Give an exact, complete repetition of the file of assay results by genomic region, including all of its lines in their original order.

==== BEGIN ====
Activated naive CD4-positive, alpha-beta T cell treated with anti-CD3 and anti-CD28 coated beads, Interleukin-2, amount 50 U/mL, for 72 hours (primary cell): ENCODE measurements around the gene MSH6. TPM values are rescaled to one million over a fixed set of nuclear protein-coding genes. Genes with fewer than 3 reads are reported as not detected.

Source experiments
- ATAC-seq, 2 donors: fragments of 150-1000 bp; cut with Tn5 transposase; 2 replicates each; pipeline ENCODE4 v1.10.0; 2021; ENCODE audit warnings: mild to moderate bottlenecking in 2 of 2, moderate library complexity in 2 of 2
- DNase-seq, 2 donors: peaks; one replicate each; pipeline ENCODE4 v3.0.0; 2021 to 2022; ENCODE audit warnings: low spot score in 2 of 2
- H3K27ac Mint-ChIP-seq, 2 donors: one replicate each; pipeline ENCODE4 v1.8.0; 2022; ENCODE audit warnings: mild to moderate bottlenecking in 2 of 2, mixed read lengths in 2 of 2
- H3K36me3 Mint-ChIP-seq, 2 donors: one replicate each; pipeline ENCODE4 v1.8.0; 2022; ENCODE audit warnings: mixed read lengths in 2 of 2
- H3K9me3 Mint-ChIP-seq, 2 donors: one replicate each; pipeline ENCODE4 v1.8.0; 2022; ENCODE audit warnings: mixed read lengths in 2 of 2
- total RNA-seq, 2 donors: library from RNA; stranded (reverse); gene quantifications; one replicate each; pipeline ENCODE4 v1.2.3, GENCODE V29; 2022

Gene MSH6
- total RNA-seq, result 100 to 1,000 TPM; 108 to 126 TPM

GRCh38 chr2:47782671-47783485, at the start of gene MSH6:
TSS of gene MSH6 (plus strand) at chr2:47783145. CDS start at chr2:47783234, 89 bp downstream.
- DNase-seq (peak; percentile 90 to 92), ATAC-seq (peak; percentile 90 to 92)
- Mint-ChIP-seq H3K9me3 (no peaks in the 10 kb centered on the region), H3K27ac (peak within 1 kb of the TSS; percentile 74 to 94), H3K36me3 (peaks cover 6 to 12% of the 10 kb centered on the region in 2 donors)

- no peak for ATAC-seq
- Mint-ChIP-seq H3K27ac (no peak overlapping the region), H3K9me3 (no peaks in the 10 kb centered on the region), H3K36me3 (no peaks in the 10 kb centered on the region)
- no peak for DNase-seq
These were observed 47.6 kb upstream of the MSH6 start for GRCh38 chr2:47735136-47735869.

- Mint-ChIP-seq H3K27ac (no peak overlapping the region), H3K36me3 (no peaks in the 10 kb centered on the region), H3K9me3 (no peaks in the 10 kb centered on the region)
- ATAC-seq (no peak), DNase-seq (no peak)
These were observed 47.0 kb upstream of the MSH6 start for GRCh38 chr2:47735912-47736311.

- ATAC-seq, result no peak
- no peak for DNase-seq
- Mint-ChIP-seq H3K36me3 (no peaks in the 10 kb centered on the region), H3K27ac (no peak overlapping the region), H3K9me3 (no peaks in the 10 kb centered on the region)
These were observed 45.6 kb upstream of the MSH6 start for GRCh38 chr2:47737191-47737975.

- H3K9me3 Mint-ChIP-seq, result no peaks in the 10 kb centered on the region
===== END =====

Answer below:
Activated naive CD4-positive, alpha-beta T cell treated with anti-CD3 and anti-CD28 coated beads, Interleukin-2, amount 50 U/mL, for 72 hours (primary cell): ENCODE measurements around the gene MSH6. TPM values are rescaled to one million over a fixed set of nuclear protein-coding genes. Genes with fewer than 3 reads are reported as not detected.

Source experiments
- ATAC-seq, 2 donors: fragments of 150-1000 bp; cut with Tn5 transposase; 2 replicates each; pipeline ENCODE4 v1.10.0; 2021; ENCODE audit warnings: mild to moderate bottlenecking in 2 of 2, moderate library complexity in 2 of 2
- DNase-seq, 2 donors: peaks; one replicate each; pipeline ENCODE4 v3.0.0; 2021 to 2022; ENCODE audit warnings: low spot score in 2 of 2
- H3K27ac Mint-ChIP-seq, 2 donors: one replicate each; pipeline ENCODE4 v1.8.0; 2022; ENCODE audit warnings: mild to moderate bottlenecking in 2 of 2, mixed read lengths in 2 of 2
- H3K36me3 Mint-ChIP-seq, 2 donors: one replicate each; pipeline ENCODE4 v1.8.0; 2022; ENCODE audit warnings: mixed read lengths in 2 of 2
- H3K9me3 Mint-ChIP-seq, 2 donors: one replicate each; pipeline ENCODE4 v1.8.0; 2022; ENCODE audit warnings: mixed read lengths in 2 of 2
- total RNA-seq, 2 donors: library from RNA; stranded (reverse); gene quantifications; one replicate each; pipeline ENCODE4 v1.2.3, GENCODE V29; 2022

Gene MSH6
- total RNA-seq, result 100 to 1,000 TPM; 108 to 126 TPM

GRCh38 chr2:47782671-47783485, at the start of gene MSH6:
TSS of gene MSH6 (plus strand) at chr2:47783145. CDS start at chr2:47783234, 89 bp downstream.
- DNase-seq (peak; percentile 90 to 92), ATAC-seq (peak; percentile 90 to 92)
- Mint-ChIP-seq H3K9me3 (no peaks in the 10 kb centered on the region), H3K27ac (peak within 1 kb of the TSS; percentile 74 to 94), H3K36me3 (peaks cover 6 to 12% of the 10 kb centered on the region in 2 donors)

- no peak for ATAC-seq
- Mint-ChIP-seq H3K27ac (no peak overlapping the region), H3K9me3 (no peaks in the 10 kb centered on the region), H3K36me3 (no peaks in the 10 kb centered on the region)
- no peak for DNase-seq
These were observed 47.6 kb upstream of the MSH6 start for GRCh38 chr2:47735136-47735869.

- Mint-ChIP-seq H3K27ac (no peak overlapping the region), H3K36me3 (no peaks in the 10 kb centered on the region), H3K9me3 (no peaks in the 10 kb centered on the region)
- ATAC-seq (no peak), DNase-seq (no peak)
These were observed 47.0 kb upstream of the MSH6 start for GRCh38 chr2:47735912-47736311.

- ATAC-seq, result no peak
- no peak for DNase-seq
- Mint-ChIP-seq H3K36me3 (no peaks in the 10 kb centered on the region), H3K27ac (no peak overlapping the region), H3K9me3 (no peaks in the 10 kb centered on the region)
These were observed 45.6 kb upstream of the MSH6 start for GRCh38 chr2:47737191-47737975.

- H3K9me3 Mint-ChIP-seq, result no peaks in the 10 kb centered on the region